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Charlie Hebdo sticks to its pencils

A week after the killing of eight of its journalists, Charlie Hebdo staff have published a “survival issue” of the French satirical magazine that adds poignancy to its usual irreverence and vulgar sense of humour.

But the edition, kept to the usual 16 pages, is otherwise classic Charlie: from the front cover by surviving cartoonist Luz that portrays the Prophet Muhammad – one of its favourite satirical targets in recent years – and throughout the edition, which is peppered with its typically cheeky and ribald drawings.

Nobody is sacred: they mock figures from Sister Emmanuelle to the pope, Angela Merkel and Madonna, and take comic revenge over the jihadis who burst into their offices last week. Three of them are shown plotting in typically Muslim garb; one says: “We mustn’t touch the people from Charlie Hebdo.” The reply is: “If we do, they’ll become martyrs and once they get to paradise they’ll steal all our virgins.”

The gunmen killed 12 people in and around the magazine offices on Wednesday January 7 .

The special edition has a centre spread of cartoons devoted to the turbulent events of the past few days. “Sunday 11th January, more people for ‘ Charlie‘ than for mass,” the headline says across two pages, which thanks people for their support and solidarity by turning out for a unity march that attracted more than four million people across France.

A drawing of the Arc de Triomphe is emblazoned with the words “Paris is Charlie”. Underneath, the flame in honour of the unknown soldier has a speech bubble saying: “I’ve got an erection.”

One cartoon strip features Charlie‘s regular “shrink” columnist, Elsa Cayat, with a terrorist on her couch telling her: “I had a dream that I was killing Charlie Hebdo.” The psychiatrist seeks a deeper meaning when the terrorist says: “I didn’t kill the dog. There was a dog in the office. A cocker spaniel with long hair and big ears.” She replies: “And so you had a vision of your mother’s sexual organs, right?”

Spared by the gunmen
One surviving writer, Sigolène Vinson, was spared by the two gunmen, “possibly because she was a female”. The terrorists told Vinson that they would not kill her because she was a woman. But Cayat did not escape the jihadis’ bullets.

The paper has published a column under Cayat’s name, and the late editor Stéphane Charbonnier makes a passing appearance, saying: “I am everywhere and nowhere.” It also contains a moving piece by the weekly’s regular “emergency” columnist, Patrick Pelloux, a doctor still reeling from the sight of his dying colleagues, whom he was unable to save.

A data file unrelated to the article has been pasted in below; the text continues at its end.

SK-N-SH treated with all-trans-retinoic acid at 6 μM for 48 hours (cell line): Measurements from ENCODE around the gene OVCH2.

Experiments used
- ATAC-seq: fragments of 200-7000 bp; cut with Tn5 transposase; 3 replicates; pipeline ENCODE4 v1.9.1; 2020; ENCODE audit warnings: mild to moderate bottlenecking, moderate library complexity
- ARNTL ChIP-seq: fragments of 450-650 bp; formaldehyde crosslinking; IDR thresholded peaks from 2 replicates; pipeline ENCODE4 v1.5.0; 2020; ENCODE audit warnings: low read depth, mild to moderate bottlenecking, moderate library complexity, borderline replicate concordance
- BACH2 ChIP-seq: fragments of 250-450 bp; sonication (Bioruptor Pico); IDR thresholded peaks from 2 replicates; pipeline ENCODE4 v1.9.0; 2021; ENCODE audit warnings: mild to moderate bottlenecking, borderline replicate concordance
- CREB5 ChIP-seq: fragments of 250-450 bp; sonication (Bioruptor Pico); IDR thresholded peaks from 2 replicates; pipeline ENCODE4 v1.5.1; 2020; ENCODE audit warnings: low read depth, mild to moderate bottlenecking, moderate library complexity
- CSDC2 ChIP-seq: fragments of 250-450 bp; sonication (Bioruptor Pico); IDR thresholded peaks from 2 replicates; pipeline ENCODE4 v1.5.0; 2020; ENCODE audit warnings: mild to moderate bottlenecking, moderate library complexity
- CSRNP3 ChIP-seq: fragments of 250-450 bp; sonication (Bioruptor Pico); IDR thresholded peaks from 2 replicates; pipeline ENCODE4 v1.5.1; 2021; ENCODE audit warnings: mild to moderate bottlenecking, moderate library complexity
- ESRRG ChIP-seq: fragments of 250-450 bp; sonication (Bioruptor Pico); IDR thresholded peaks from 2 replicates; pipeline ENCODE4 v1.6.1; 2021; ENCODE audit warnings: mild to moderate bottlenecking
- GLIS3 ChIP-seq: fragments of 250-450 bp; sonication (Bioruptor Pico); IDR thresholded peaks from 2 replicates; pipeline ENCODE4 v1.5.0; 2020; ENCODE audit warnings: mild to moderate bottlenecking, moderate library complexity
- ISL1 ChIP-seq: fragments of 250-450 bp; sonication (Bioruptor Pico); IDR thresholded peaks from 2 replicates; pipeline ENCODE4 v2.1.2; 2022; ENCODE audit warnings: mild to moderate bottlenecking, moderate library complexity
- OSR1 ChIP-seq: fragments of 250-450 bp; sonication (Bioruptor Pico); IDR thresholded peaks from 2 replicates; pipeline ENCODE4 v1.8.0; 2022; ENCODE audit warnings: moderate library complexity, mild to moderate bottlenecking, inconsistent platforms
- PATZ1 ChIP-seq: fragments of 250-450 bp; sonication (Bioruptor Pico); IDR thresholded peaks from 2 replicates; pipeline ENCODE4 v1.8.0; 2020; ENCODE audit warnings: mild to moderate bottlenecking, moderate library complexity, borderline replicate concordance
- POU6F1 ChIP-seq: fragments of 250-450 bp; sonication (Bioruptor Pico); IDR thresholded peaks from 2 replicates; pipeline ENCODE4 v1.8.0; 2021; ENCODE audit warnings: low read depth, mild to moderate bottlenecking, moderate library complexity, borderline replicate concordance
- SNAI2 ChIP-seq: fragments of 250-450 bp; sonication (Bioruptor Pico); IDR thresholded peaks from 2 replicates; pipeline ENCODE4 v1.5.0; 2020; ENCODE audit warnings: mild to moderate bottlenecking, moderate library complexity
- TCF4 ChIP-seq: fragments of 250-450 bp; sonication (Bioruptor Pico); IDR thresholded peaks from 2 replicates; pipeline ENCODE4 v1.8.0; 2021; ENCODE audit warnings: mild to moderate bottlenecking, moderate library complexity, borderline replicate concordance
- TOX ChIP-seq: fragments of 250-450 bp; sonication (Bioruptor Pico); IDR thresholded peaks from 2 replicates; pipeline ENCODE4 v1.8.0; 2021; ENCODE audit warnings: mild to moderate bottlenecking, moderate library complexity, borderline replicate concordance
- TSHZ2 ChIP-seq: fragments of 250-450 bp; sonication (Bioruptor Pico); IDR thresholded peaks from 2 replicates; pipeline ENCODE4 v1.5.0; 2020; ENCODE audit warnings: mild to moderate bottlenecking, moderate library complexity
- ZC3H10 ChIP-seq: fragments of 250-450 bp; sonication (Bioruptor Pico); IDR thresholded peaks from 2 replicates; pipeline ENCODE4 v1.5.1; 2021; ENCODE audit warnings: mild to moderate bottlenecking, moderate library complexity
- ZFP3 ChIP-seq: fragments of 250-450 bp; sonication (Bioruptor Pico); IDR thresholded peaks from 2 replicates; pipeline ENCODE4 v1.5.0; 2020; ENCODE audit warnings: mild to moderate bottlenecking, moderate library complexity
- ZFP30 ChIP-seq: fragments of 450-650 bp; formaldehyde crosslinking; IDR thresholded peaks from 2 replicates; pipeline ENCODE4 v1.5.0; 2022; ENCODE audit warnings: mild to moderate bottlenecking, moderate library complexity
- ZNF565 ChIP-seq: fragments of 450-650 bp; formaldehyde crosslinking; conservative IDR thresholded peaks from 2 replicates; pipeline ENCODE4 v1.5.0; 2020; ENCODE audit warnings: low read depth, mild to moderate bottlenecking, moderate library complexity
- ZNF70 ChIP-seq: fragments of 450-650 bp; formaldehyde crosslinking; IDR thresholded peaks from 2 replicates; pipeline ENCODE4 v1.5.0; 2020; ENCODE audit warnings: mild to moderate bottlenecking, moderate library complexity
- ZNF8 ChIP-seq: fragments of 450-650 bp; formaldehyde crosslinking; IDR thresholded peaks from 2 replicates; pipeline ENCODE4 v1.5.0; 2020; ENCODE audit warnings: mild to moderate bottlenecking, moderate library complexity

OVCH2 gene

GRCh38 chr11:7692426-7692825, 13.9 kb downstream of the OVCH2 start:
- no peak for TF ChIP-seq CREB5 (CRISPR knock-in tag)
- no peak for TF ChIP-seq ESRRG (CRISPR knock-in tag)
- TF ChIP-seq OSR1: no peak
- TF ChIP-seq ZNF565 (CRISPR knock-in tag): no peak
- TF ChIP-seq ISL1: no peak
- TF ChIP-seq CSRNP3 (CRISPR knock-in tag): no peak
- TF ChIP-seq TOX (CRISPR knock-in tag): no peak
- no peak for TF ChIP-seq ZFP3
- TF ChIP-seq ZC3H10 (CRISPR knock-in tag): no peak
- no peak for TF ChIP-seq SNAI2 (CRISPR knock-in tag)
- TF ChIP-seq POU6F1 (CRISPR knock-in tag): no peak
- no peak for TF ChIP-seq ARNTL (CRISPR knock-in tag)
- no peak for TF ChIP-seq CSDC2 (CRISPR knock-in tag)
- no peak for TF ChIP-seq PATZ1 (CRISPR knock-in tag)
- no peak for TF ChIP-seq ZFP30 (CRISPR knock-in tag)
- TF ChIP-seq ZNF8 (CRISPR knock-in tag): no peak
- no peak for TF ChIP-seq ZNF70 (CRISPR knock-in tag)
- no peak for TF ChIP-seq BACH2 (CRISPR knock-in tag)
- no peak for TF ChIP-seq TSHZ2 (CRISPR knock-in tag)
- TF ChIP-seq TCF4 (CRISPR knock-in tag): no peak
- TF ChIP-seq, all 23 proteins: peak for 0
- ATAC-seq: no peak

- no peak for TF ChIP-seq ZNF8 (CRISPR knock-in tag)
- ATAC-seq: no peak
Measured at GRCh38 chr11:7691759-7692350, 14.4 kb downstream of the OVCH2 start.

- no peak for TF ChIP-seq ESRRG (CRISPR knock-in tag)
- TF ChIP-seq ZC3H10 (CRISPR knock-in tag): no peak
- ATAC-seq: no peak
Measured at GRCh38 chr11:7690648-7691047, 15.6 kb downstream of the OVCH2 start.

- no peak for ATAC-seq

The paper’s editorial by Gérard Biard, the chief editor, who was on holiday in London when the attack occurred, demonstrates that despite the tragedy the journalists have not lost their sense of humour.

Charlie, “an atheist paper, is accomplishing more miracles than all the saints and prophets together”, he says, adding that all the staff had a good laugh when the bells of Notre Dame pealed in memory of the dead during a nationwide minute’s silence.

“We want to send a message to Pope Francis, who also ‘is Charlie‘ this week: we will only accept the Notre Dame bells pealing in our honour if the Femen [the feminist protest group founded in Ukraine] are allowed to ring them.”

Deaths in vain
On a serious note, Biard says he fears that his colleagues’ deaths, which prompted such a global outpouring, may have been in vain. Already on the internet, he says, there are conspiracy theorists saying the attack was part of a Jewish-American-Western plot.

Charlie Hebdo is attempting to remain optimistic in these dark days. In a passionate appeal for France’s brand of secularism, which underpins the republic, Biard says: “We hope that from 7 January 2015 the firm defence of laicity [secularism] will be obvious for everybody.

“All the millions of people who have said ‘I am Charlie‘ since last Wednesday must know that the expression also stands for ‘I am laicity’.”

Charlie Hebdo‘s brand of humour has never been to everybody’s taste, and the weekly had been struggling to keep going with a readership of only 60 000. With this edition, which is to have a print run of five million and will be sold all over the world, the magazine has been reborn. – © Guardian News & Media 2015

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